US inevitably revokes chip export licenses involving Huawei

Following Huawei’s launch of a laptop containing Intel’s latest CPU, it’s being widely reported that Intel’s license to sell chips to Huawei has been revoked.

Scott Bicheno

May 8, 2024

2 Min Read

It’s hard to imagine a better illustration of the comical futility represented by America’s tech cold war strategy. On one hand it’s using unilateral sanctions to try to suppress Chinese technological progress, on the other it doesn’t want to starve its companies of a massive customer base. So, it seems, licenses are granted until Huawei launches a product that uses US components, then the stable door is shut after the horse has bolted.

Both Reuters and the FT received anonymous briefings that were clearly controlled leaks from the US Department of Commerce. Reuters cited no less than three anonymous sources identifying Intel and Qualcomm as having their Huawei export licenses revoked. Somehow a fourth source managed to elbow their way through the whispering throng to deliver the news that at least some of the moves had immediate effect.

Coincidentally, the FT received identical anonymous briefings and it, too, got official confirmation from the Department of Commerce that it had revoked some licenses. It’s not obvious why the substance of this announcement needed to be imparted under the cloak of anonymity but it does make the whole thing seem a bit more edgy, doesn’t it?

The reports also strongly hinted that the catalyst for the US to revoke licenses it has been happy to grant for years previously was the launch of the Matebook X Pro Core Ultra, which perhaps deliberately taunted US politicians and regulators by including the name of Intel’s latest CPU in its name. Such is the haphazard, whack-a-mole nature of US strategy on this matter that the minor publicity accompanying the launch was enough to bring about a significant shift in policy.

Both reports conclude with extensive accounts of how bent-out-of-shape US politicians were by the laptop launch. So much so that it took Senator Marco Rubio and Member of Congress Elise Stefanik a mere nine days to compose an indignant letter to Gina Raimondo, Secretary of the U.S. Department of Commerce, expressing apparent surprise that the licensing framework even exists.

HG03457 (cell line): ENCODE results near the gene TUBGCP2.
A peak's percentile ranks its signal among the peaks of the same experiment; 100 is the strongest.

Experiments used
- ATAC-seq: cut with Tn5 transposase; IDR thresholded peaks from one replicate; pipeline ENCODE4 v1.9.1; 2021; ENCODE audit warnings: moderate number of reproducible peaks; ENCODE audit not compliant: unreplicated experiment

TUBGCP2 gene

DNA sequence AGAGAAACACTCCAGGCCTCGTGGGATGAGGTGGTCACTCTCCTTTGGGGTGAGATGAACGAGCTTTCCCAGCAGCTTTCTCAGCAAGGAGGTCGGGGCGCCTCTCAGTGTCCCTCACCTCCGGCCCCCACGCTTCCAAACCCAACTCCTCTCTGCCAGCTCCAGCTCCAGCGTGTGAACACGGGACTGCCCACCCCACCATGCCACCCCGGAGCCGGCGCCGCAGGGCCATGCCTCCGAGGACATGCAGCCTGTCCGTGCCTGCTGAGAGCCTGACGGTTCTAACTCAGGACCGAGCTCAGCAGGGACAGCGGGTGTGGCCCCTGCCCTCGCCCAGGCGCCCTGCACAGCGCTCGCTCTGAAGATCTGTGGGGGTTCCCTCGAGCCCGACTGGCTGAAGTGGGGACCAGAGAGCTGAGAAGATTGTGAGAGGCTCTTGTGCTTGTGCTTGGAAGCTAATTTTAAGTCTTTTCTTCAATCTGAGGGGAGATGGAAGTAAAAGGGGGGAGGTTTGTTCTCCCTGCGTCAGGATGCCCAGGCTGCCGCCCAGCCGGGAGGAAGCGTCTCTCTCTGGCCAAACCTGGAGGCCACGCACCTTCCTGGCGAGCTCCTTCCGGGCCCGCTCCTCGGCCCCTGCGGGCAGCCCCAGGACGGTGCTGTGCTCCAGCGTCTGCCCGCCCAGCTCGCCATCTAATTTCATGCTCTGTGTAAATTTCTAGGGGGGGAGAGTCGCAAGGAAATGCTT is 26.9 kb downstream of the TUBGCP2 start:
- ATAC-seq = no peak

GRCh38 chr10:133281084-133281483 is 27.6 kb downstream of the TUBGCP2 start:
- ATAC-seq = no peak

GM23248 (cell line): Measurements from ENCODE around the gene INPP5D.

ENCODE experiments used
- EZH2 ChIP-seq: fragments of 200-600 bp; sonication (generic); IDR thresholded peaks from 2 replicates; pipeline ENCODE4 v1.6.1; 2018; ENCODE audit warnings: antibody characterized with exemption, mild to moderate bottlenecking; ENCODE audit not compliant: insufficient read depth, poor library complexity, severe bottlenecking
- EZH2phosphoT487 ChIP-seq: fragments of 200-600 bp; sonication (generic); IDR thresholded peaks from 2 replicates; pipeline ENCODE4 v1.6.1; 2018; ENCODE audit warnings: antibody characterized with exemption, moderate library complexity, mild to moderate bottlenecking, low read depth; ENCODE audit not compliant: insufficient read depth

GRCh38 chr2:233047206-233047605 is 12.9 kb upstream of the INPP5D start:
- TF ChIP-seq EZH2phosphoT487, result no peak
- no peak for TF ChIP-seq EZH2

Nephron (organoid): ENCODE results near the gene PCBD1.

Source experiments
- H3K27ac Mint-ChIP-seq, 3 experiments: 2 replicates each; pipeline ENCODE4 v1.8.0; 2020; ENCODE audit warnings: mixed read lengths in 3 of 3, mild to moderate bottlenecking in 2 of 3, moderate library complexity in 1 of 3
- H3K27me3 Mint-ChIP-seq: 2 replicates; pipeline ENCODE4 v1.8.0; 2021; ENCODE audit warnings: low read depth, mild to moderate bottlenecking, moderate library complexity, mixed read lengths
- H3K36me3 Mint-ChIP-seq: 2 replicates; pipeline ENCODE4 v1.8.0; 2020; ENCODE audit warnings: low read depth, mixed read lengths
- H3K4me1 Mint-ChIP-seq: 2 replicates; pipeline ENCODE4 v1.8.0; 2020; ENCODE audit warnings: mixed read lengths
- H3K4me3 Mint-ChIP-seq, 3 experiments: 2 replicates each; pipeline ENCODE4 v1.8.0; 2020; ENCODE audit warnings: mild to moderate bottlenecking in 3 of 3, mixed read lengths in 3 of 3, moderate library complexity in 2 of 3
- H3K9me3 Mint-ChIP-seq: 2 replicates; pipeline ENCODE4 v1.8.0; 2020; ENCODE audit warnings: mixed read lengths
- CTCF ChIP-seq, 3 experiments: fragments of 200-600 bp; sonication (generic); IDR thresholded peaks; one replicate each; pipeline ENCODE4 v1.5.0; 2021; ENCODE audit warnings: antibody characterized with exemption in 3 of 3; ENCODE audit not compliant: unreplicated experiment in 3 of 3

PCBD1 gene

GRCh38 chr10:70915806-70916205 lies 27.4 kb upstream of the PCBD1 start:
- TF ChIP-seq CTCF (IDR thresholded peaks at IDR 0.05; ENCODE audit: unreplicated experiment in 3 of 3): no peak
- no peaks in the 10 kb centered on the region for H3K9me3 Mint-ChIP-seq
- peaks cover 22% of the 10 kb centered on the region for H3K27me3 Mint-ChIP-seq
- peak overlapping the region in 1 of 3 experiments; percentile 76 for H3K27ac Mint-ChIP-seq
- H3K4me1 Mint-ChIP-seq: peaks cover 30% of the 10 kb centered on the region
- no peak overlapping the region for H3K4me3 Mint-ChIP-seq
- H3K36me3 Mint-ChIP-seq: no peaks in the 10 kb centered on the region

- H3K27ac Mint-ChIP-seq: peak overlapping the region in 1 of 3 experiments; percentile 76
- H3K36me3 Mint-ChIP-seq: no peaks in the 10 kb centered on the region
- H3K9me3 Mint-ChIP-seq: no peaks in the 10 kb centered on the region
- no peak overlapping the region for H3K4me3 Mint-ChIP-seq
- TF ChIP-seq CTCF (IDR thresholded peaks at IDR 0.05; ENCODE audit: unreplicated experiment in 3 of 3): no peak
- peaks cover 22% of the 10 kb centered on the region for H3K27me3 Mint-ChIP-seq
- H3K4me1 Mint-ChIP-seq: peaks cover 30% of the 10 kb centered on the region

“Allowing cutting-edge American technology into Huawei’s newest PC will only make it easier for the CCP to evade U.S. technology restrictions and race ahead in AI,” said the letter. “Your department’s failure to enforce your own export-control regime will aid the CCP and the PLA as they seek to undermine America’s prime position in the world.”

At least the US has finally stopped pretending this is about specific security concerns and is now openly admitting the tech cold war is about subjugating China and, ultimately, the rest of the world in order to defend America’s increasingly precarious dominance. "This action will bolster U.S. national security, protect American ingenuity, and diminish Communist China’s ability to advance its technology," Stefanik told Reuters.

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About the Author(s)

Scott Bicheno

As the Editorial Director of, Scott oversees all editorial activity on the site and also manages the Intelligence arm, which focuses on analysis and bespoke content.
Scott has been covering the mobile phone and broader technology industries for over ten years. Prior to Scott was the primary smartphone specialist at industry analyst Strategy Analytics’. Before that Scott was a technology journalist, covering the PC and telecoms sectors from a business perspective.
Follow him @scottbicheno

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